London's Stockwell Studios' gardens are a hidden little bit of almost-paradise. Located behind an old and dilapidated building housing artists' studios, the gardens are a labour of love for the inhabitants and the community.
The building itself is an old maternity hospital from 1915, turned into artists' studios in 1987. There is no heat, except for space heaters, the place is falling apart and it's under threat of sale by the local Council, but for 25 artists it is a close-knit and thriving co-operative community, with interesting and creative people working in every studio.
One artist has been working on the garden since 2006. Using reclaimed and recycled bits from everywhere, he is in the process of creating a little piece of green and beauty in the area.
A pond, which took three days of digging and bog gardens have been created. Old Georgian bricks were found and became a lovely pathway around it.
There is a slate and fern garden and other wood and water areas to encourage wild life. At the frog spawn in the spring ten tiny frogs were spotted.
Ernst & Young accountants donate money and staff volunteer on workdays. They helped to build this sitting out area with a patio and growing areas and a kitchen garden. They had to dig down two and a half feet to get rid of all the buried rubble. Plenty of daffodils, hyacinths and fruit trees were all planted in November with the help of local volunteers and Ernst & Young. Cherry trees in the spring are magical.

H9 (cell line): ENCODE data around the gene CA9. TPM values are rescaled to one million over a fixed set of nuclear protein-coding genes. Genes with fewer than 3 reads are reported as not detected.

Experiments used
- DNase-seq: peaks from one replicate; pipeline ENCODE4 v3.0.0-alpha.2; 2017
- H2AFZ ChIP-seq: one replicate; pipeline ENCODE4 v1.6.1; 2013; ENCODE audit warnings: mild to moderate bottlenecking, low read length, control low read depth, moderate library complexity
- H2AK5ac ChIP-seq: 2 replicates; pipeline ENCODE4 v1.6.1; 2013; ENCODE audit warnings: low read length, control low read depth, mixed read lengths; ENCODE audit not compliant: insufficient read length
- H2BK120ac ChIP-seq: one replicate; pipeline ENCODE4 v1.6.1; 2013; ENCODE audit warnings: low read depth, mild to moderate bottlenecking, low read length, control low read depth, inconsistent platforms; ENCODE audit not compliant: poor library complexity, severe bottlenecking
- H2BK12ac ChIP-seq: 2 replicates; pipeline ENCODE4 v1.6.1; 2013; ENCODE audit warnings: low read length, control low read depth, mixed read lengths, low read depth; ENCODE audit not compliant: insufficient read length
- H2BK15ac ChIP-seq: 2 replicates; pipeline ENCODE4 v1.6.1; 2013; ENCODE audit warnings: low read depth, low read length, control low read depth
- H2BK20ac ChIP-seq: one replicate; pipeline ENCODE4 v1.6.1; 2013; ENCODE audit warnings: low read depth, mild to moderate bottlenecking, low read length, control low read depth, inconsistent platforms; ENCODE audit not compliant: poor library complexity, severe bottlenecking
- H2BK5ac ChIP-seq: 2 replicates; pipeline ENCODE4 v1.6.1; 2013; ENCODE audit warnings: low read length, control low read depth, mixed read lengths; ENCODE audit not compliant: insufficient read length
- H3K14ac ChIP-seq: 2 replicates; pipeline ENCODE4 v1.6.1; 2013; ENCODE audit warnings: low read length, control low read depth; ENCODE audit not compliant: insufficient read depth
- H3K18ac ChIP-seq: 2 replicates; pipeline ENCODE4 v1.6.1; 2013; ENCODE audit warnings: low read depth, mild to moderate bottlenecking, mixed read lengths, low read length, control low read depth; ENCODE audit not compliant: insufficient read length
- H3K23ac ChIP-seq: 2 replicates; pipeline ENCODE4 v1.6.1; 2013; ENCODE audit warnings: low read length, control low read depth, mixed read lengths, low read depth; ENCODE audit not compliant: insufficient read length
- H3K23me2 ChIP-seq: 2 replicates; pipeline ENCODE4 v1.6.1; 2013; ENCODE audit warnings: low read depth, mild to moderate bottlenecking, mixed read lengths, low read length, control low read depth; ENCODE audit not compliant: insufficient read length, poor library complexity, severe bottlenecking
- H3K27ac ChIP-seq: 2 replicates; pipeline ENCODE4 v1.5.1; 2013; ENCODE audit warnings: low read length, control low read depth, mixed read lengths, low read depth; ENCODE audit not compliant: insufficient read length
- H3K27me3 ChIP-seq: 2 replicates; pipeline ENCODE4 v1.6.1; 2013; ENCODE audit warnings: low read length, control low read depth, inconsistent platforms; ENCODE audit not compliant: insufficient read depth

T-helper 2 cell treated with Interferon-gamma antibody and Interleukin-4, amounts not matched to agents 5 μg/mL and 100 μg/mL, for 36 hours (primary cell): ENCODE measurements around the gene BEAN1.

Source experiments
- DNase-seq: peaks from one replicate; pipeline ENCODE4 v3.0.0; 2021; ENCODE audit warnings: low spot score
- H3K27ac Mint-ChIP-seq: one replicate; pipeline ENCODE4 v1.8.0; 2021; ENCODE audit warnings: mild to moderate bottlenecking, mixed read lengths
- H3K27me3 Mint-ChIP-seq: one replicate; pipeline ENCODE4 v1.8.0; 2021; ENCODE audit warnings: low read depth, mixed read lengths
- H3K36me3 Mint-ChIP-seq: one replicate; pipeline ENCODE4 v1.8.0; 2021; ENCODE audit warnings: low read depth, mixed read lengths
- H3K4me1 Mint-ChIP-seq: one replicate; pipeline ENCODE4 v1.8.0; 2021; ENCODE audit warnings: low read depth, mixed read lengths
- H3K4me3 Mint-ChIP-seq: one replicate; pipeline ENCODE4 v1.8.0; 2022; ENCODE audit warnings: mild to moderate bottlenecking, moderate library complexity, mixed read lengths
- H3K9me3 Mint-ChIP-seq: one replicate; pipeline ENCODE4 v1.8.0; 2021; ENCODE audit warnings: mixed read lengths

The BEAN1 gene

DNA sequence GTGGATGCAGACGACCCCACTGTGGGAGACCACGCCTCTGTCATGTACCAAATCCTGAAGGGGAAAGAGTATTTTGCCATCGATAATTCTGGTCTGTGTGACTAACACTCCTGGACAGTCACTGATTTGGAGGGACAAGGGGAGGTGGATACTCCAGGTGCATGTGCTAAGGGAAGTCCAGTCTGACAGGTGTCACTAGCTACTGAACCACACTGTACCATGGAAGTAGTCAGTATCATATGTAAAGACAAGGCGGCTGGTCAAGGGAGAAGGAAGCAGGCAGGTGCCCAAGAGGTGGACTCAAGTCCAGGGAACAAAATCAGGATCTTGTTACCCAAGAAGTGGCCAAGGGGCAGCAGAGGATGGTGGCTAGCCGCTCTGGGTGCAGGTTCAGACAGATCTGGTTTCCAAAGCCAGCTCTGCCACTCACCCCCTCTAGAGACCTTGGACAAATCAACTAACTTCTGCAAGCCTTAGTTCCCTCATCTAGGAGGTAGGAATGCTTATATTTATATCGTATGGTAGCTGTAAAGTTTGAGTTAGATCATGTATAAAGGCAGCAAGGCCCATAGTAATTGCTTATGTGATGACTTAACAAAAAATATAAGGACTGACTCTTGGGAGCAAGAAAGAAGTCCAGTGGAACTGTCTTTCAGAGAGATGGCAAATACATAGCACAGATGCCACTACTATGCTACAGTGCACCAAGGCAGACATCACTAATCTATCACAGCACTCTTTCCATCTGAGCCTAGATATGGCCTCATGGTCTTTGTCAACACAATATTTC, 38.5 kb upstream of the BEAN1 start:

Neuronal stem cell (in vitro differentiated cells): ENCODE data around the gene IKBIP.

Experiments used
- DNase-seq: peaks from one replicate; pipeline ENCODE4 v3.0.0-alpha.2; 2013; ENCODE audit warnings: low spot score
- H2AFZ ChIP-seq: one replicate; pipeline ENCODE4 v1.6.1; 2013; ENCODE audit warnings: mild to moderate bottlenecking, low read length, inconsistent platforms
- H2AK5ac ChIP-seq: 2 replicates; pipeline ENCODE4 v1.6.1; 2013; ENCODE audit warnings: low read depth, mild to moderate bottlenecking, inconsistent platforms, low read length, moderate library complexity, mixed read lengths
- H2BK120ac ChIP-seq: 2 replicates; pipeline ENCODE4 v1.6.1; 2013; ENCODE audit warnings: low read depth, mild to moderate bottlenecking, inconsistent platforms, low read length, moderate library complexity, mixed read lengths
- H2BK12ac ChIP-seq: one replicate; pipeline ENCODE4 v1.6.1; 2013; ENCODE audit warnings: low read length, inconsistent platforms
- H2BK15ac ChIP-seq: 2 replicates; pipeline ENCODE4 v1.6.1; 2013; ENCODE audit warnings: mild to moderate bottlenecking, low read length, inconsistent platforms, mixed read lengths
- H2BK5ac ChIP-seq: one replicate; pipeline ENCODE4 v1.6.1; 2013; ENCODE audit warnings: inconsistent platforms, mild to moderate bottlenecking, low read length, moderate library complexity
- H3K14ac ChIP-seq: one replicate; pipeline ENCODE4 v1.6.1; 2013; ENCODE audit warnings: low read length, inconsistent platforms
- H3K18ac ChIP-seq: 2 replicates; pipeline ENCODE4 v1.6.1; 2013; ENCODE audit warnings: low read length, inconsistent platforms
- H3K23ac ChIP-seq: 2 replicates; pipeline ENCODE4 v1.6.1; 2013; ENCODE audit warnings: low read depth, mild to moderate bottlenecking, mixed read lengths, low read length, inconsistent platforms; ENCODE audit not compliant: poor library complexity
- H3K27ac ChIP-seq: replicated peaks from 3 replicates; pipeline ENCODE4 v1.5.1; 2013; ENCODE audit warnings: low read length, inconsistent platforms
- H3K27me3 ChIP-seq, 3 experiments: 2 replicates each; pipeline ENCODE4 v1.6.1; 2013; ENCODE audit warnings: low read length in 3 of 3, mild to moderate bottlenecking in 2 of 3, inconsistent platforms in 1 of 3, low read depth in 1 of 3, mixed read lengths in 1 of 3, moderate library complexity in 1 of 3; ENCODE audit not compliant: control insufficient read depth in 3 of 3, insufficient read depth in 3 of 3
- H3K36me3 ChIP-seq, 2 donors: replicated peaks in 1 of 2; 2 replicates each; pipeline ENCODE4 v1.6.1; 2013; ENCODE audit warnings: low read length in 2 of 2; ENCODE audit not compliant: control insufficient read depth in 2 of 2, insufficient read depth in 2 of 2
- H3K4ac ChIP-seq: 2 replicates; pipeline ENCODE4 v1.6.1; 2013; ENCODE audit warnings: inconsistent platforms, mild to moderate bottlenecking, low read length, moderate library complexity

With the London Bee Keepers Association, four hives have been established, yielding award winning honey. Classes have also been held to teach bee-keeping.
Geoff Routh has made the garden the subject of his beautiful, realistic paintings. Having had a studio for the past twenty years in the building, he has made it his life's work to portray the trees and local buildings that he can see from his window on the third floor and by working in the garden itself, in all kinds of weather.
Neel Bakhle who is the designer and main force behind the garden also uses forest and wilderness images in his work. He burns the pictures onto large sheets of found plywood. Working from photos and his imagination, he follows the grain of the wood and portrays lakes, trees and woodland scenes, some reminiscent of Canada's Group of Seven painters, although he admits that he has only seen photos of them.